28:0969(126)NG - ACT, COLUMBINE COUNCIL VS ADJUTANT GENERAL, COLORA -- 1987 FLRAdec NG



[ v28 p969 ]
28:0969(126)NG
The decision of the Authority follows:


28 FLRA NO. 126


ASSOCIATION OF CIVILIAN TECHNICIANS,
COLUMBINE COUNCIL

                    Union

      and

THE ADJUTANT GENERAL, COLORADO

                    Agency

Case No. 0-NG-1408

DECISION AND ORDER ON NEGOTIABILITY ISSUE

I. Statement of the Case

This case is before the Authority because of a negotiability appeal filed by the Union under section 7105(a)(2)(B) of the Federal Service Labor - Management Relations Statute (the Statute). The appeal concerns the negotiability of a single Union proposal, which we find is outside the duty to bargain because it conflicts with the Agency's rights to direct employees and assign work.

II. Union Proposal

A Title 32 employee who is not satisfied with the appraisal may appeal to the State Impartial Review Board appointed by the Adjutant General. On this board, which shall consist of three (3) members, the Union shall be allowed one (1) member. This will only be allowed when the appeal concerns a bargaining unit member. This member shall be selected by the Union. approved and appointed along with the other two (2) members by the Adjutant General, and shall have the same responsibilities as the other members. . . . The union official that is sitting on the Board shall not be the employee's representative. (Only the underscored language is in dispute.) 

III. Positions of the Parties

The Agency argues that the underscored language of this proposal, which requires that a union representative shall be a member of the state impartial review board, is substantively identical to the requirement of Proposal 5 in National Association of Government Employees, SEIU, AFL - CIO and National Guard Bureau, Adjutant General, 26 FLRA No. 62 (1987) (SEIU), which we held nonnegotiable as being inconsistent with section 7106(a)(2)(A) and (B) of the Statute. Based on SEIU, the Agency also argues that the proposal's requirement is nonnegotiable regardless of contrary provisions in a National Guard Bureau regulation.

The Union argues that the proposal is negotiable because (1) it does not conflict with management's rights under 7106 of the Statute, and (2) a National Guard Bureau regulation--Technician Personnel Manual No. 430, part V, section A--specifically provides that union membership on the board may be negotiated.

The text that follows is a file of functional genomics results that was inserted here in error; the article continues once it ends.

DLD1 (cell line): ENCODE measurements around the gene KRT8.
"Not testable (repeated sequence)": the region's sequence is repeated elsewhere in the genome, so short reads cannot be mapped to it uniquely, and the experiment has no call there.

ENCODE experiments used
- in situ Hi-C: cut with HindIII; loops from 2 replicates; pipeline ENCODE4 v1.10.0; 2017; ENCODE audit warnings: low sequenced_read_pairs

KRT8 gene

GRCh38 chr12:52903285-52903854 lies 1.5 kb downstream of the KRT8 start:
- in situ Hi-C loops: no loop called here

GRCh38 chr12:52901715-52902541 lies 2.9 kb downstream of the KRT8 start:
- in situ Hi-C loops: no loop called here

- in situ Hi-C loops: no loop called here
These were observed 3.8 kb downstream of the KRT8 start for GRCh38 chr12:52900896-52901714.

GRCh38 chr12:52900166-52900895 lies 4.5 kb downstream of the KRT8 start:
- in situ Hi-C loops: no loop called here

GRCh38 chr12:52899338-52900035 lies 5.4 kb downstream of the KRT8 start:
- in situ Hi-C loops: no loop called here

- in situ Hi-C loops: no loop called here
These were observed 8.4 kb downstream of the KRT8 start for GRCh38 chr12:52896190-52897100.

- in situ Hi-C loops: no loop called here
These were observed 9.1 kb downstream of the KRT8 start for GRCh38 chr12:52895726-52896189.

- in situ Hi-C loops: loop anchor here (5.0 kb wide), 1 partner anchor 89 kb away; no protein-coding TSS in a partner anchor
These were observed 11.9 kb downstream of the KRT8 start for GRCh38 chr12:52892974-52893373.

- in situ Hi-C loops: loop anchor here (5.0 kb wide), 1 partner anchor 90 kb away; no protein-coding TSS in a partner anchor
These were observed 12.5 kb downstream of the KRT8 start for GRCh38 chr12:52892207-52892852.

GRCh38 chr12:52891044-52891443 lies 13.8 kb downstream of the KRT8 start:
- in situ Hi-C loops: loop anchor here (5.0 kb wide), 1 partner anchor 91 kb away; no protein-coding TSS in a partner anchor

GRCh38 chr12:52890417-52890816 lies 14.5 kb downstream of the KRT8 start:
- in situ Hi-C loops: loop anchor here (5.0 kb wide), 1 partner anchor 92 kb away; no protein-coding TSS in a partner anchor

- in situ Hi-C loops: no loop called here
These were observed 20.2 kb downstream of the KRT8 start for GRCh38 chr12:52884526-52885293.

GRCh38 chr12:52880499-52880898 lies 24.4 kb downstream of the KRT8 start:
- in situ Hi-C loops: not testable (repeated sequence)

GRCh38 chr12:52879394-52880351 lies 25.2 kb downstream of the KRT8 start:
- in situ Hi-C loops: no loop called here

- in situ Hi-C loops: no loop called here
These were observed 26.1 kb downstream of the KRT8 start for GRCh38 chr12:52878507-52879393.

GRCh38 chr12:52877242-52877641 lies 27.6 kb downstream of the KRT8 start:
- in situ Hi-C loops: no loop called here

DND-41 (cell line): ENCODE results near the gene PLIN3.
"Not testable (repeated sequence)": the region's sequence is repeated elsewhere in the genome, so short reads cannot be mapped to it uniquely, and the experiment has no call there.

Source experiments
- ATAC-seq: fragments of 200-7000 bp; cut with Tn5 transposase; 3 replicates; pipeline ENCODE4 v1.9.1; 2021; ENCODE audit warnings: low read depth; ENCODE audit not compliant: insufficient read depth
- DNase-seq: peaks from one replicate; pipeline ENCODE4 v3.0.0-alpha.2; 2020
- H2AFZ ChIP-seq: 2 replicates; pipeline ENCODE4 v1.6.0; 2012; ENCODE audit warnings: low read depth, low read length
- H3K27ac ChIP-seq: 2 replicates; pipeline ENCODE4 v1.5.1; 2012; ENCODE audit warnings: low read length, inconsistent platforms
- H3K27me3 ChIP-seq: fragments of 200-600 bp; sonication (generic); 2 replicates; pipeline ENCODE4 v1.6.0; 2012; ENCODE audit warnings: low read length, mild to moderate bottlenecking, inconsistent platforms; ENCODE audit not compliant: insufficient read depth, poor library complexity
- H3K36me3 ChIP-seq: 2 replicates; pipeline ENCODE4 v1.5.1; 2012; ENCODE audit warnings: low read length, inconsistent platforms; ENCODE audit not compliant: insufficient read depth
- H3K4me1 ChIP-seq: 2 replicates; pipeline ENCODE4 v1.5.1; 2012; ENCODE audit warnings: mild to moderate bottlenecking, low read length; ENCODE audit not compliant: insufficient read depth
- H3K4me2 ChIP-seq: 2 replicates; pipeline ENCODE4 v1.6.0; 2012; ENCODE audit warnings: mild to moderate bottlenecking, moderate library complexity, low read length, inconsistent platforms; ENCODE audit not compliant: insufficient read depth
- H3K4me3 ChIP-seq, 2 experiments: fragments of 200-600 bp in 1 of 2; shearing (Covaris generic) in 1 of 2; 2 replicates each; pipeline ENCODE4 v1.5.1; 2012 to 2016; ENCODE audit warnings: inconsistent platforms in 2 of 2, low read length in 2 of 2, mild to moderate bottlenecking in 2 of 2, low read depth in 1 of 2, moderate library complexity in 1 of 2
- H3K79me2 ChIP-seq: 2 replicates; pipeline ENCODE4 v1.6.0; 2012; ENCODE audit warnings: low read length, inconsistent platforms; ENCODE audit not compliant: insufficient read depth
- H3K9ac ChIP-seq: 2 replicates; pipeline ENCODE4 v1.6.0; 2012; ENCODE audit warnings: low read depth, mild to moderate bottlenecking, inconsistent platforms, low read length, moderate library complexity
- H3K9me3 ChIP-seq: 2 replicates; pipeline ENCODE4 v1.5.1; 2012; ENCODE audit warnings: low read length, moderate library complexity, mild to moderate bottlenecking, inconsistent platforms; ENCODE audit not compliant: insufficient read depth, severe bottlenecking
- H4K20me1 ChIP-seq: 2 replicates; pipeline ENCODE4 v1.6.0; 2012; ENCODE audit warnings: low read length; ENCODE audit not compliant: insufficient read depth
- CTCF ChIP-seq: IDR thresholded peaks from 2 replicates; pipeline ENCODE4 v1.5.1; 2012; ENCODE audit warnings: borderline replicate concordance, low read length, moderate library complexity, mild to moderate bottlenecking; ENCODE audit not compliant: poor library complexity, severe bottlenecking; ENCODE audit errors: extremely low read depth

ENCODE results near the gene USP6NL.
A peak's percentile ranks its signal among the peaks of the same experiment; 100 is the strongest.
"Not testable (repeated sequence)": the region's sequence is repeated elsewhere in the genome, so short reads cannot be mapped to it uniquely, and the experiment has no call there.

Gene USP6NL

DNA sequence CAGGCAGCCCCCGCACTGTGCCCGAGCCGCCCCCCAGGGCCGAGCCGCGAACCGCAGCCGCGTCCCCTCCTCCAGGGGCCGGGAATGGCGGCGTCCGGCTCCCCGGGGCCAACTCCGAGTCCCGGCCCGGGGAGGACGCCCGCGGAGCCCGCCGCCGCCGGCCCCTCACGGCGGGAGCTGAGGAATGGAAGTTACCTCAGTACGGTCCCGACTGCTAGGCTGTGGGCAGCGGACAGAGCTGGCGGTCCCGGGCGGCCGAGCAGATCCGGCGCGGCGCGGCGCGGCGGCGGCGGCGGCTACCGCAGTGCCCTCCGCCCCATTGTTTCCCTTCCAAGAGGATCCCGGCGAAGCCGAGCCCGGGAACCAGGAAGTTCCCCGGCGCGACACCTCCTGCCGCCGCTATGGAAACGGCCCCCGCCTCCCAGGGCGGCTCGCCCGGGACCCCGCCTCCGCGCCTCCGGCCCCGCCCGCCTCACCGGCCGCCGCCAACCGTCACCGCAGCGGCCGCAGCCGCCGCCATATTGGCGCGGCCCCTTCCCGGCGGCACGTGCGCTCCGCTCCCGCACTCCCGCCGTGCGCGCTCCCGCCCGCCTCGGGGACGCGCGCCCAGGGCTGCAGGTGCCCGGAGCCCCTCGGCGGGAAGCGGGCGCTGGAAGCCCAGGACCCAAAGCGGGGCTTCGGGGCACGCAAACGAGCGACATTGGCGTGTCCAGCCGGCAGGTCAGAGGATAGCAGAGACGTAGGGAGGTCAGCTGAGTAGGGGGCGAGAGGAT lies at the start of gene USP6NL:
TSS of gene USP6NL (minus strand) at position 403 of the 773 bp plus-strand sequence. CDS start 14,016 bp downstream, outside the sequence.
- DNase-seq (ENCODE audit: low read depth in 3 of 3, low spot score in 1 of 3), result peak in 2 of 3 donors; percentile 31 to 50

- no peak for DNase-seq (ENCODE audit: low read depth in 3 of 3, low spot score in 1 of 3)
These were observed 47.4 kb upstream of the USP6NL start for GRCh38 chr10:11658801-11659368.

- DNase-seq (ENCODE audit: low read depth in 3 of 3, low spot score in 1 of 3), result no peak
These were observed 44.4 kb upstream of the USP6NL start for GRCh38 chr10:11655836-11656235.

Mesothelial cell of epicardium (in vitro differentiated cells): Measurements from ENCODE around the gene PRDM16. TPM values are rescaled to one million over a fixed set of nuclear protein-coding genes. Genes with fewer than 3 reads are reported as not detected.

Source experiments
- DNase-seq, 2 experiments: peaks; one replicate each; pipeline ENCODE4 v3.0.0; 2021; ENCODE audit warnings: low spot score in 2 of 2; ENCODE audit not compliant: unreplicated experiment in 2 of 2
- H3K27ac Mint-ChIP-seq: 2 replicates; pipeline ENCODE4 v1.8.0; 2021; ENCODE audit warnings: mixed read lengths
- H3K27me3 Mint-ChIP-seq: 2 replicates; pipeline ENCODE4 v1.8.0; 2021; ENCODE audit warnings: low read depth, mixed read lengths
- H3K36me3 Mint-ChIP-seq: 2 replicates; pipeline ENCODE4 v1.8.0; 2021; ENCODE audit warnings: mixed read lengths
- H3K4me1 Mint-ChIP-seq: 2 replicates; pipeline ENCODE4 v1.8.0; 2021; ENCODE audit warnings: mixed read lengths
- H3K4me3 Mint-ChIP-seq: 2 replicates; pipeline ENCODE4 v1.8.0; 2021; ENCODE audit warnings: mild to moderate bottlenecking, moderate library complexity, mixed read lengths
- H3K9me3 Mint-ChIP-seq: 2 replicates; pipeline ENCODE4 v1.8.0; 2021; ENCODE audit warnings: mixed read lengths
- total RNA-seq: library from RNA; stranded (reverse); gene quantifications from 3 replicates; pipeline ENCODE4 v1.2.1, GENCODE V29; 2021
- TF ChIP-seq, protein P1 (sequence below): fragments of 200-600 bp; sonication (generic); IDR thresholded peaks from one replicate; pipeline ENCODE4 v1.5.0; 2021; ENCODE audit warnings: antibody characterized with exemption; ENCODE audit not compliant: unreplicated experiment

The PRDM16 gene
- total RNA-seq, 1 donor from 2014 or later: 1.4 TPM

IV. Analysis and Conclusion

This proposal's requirement--that a union representative shall be a member of the state review board--is identical to the requirement of Proposal 5 in SEIU, 26 FLRA No. 62. As we explained in SEIU, the requirement is non-negotiable for the following reasons:

The Board reviews appeals by employees concerning their performance appraisals and recommends to the Adjutant General whether the appraisal should be upheld. We find that the Board's function constitutes an integral part of the process by which the Agency exercises its rights under section 7106(a)(2)(A) and (B) (of the Statute) to direct employees and assign work by appraising the performance of its employees. By placing a Union representative on the Appeals Board, the proposal would allow the union to interject itself into the Agency's decision-making process and prevent the management officials on the Board from engaging in free and open deliberations . . . (which) are an essential part of management's right to make decisions under section 7106 of the Statute. . . . Accordingly, we conclude that Proposal 5 would interfere with the Agency's rights to direct employees and assign work and is outside the duty to bargain. (Citations omitted.) 

Based on this conclusion--that the negotiation of this proposal's requirement is barred by section 7106(a) of the Statute--we find that the Union's contention that the proposal is rendered negotiable by the Agency's regulation cannot be sustained. An agency cannot make negotiable, by regulation or otherwise, matters which are barred from negotiation by section 7106(a) of the Statute. See Overseas Education Association v. FLRA, No. 86-1491, slip op. at 9 (D.C. Cir. Aug. 28, 1987).

Accordingly, we conclude that this